BOISE, Idaho — Two Idaho men who collectively spent nearly four decades in prison for crimes they didn't commit gave powerful testimonies Tuesday in a hearing for House Bill 384, which would compensate them for their years of wrongful imprisonment.
They're hoping Idaho will join the roughly 35 other states that have implemented a process where the wrongfully convicted can apply to receive reparations (both monetary and non-monetary) by the state after exoneration.
"The worst day of my life was the day I got arrested for the murder of a 9-year-old girl," said Charles Fain.
Imagine being sentenced to death for a horrific crime you didn't commit. That's what happened to Fain, who was held on death row in a maximum security cell for 17 and a half years. DNA evidence later proved he didn't do it -- and he was released in 2001. He said he left prison with not much more than a "sorry" from state officials.
"My first lawyer -- I didn't have too much faith in," said Fain. "But he did the best he could do. He now admits that he was in over his head."
So while Fain has every reason to be angry at the world; he says he chooses positivity.
"Forgiveness is the main issue. You don't forgive? It just builds up until it just overwhelms ya and you never win," said Fain.
Still, Fain, alongside Christopher Tapp, whose nightmarish story I previously told you about, are now testifying for a the bill that would allow wrongfully convicted Idahoans to be eligible to receive $60,000 per year in compensation from the state -- or $75,000 per year if they were previously on death row, like Fain.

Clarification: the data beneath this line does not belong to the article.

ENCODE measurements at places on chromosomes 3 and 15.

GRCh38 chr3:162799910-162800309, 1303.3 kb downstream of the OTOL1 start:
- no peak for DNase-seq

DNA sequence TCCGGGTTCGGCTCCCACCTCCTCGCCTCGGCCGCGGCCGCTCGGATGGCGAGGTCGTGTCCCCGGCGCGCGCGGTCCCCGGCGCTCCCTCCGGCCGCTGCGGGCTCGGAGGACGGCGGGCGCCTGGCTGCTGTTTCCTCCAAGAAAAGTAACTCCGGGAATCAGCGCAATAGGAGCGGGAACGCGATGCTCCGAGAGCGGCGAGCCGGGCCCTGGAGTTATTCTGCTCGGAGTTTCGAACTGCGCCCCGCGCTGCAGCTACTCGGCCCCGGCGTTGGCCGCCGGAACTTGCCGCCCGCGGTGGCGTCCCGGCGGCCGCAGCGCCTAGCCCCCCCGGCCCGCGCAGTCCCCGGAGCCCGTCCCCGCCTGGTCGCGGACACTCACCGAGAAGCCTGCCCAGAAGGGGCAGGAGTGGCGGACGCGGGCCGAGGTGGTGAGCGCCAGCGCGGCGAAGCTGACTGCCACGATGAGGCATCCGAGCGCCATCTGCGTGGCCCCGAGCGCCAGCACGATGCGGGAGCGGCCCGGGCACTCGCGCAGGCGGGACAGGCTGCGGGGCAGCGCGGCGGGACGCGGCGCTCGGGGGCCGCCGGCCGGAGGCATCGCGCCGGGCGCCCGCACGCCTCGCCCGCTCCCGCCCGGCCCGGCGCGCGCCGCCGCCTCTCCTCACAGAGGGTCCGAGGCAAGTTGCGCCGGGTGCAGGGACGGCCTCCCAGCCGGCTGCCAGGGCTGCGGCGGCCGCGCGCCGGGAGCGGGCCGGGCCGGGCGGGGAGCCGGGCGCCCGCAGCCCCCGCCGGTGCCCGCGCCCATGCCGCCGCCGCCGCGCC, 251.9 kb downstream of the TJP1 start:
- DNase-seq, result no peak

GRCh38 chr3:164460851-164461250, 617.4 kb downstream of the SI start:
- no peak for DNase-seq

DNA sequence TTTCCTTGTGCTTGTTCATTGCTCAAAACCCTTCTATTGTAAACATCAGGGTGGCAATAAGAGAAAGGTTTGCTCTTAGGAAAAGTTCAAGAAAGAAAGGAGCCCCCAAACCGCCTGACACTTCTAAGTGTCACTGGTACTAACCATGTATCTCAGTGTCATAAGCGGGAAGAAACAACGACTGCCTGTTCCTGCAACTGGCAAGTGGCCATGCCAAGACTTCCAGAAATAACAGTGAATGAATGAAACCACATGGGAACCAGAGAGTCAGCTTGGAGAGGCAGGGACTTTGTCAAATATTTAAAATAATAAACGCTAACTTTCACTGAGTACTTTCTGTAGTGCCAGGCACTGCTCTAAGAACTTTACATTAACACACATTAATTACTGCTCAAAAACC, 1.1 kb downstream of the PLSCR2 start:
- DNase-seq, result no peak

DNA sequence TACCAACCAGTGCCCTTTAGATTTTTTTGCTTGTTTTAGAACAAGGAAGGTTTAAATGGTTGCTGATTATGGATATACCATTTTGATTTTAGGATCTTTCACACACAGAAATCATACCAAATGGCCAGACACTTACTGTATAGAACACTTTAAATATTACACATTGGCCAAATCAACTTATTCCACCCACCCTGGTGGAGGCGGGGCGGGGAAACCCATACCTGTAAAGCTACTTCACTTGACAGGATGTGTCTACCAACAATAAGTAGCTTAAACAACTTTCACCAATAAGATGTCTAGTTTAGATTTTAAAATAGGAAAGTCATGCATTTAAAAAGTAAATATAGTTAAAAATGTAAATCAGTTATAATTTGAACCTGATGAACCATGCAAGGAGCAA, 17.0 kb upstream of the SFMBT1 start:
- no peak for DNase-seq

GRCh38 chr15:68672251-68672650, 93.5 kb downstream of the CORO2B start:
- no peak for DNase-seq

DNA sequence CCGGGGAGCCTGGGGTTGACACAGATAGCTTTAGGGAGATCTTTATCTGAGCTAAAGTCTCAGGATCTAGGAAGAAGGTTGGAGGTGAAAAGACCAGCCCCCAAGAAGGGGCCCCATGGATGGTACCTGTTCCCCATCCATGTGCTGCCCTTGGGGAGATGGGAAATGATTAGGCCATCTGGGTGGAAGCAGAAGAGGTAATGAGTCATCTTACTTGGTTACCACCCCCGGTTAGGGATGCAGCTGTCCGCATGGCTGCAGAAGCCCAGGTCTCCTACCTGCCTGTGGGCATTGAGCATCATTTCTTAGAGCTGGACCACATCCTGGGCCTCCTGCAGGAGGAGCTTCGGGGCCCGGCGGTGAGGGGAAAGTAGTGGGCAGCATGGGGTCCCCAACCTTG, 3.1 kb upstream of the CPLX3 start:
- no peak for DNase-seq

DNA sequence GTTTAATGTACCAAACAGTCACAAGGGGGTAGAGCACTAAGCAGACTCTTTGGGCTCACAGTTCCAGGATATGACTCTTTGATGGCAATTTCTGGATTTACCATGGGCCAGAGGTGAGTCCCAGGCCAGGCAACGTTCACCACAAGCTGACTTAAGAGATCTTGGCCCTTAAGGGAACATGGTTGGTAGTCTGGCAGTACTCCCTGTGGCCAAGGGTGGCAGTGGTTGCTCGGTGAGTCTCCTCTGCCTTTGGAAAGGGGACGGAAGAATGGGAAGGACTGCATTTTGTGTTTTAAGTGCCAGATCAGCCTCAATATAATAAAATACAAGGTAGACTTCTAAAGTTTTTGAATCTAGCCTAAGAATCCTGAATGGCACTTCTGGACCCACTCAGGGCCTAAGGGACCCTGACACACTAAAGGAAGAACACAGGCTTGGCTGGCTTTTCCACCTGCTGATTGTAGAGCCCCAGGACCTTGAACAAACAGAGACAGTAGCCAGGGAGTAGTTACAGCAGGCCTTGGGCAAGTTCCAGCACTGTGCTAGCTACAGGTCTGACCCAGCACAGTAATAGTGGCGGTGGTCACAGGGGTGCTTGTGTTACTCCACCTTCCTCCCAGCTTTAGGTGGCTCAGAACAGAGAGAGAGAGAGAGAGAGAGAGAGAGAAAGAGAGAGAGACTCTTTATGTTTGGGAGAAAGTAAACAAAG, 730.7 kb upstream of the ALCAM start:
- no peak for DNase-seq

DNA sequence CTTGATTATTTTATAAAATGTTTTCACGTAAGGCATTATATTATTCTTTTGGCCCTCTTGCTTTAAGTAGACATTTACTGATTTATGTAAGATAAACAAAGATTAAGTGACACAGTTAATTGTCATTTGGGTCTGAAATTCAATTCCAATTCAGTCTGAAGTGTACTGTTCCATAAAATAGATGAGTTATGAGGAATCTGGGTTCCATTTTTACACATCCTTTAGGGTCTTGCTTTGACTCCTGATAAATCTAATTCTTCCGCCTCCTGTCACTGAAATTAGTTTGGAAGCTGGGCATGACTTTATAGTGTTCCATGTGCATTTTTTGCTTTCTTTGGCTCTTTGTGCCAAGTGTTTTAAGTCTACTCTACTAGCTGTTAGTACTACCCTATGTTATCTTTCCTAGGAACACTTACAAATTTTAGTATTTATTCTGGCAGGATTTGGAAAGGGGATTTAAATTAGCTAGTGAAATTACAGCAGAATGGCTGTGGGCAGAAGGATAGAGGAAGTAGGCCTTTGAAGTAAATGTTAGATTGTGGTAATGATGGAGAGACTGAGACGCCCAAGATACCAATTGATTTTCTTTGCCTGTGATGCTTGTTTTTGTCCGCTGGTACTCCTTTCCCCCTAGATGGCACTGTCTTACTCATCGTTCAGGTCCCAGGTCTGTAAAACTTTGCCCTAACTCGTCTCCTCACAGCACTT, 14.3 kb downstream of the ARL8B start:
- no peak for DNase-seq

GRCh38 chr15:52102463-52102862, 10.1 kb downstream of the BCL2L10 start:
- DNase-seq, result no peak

"Oh it'd help me... I could get a better car... and I can quit working," said Fain.
And even though Fain says it was his first time testifying in a legislature, his audience seemed receptive.
"We have an opportunity to try in some way -- not so much to make this right, because if they had their choice I would bet they would rather have their lives back," said Rep. Barbara Ehardt (R-Idaho Falls). "But given the fact that we cannot return years, I would hope that this committee would unanimously -- when the time comes-- unanimously support this incentive to the full body of the house with an absolute due pass."
Nobody present at the hearing testified against the bill.
How would it be paid for? If passed, it would create the existence of an "innocence fund."
"We're just so appreciative of you being here and we're glad that you're free," said Rep. Melissa Wintrow (D-Boise), to Fain. "Thank you for your strength, and thanks to your family, and hopefully we can make that right for you."
But while HB 384's fate is still TBD, Fain, for one, is choosing to focus on the good in people.
"It can either overwhelm ya, and turn you into a bitter, more negative [person] than you've ever been in your life," said Fain. "Or more positive. The choice is yours. It's up to you."
Writers of the bill say if all four wrongfully convicted Idahoans who'd be eligible for compensation under this bill apply and get approved, it wouldn't cost more than $3 - $4 million.
The overall general fund budget is about $3 billion. So proponents of the bill say that this would be a "drop in the bucket" for state taxpayers.
The next time lawmakers meet, they'll vote on whether to send the bill to the house floor, and if it passes the house, it'll head to the Senate.
Follow along as 6 On Your Side provides all the latest updates.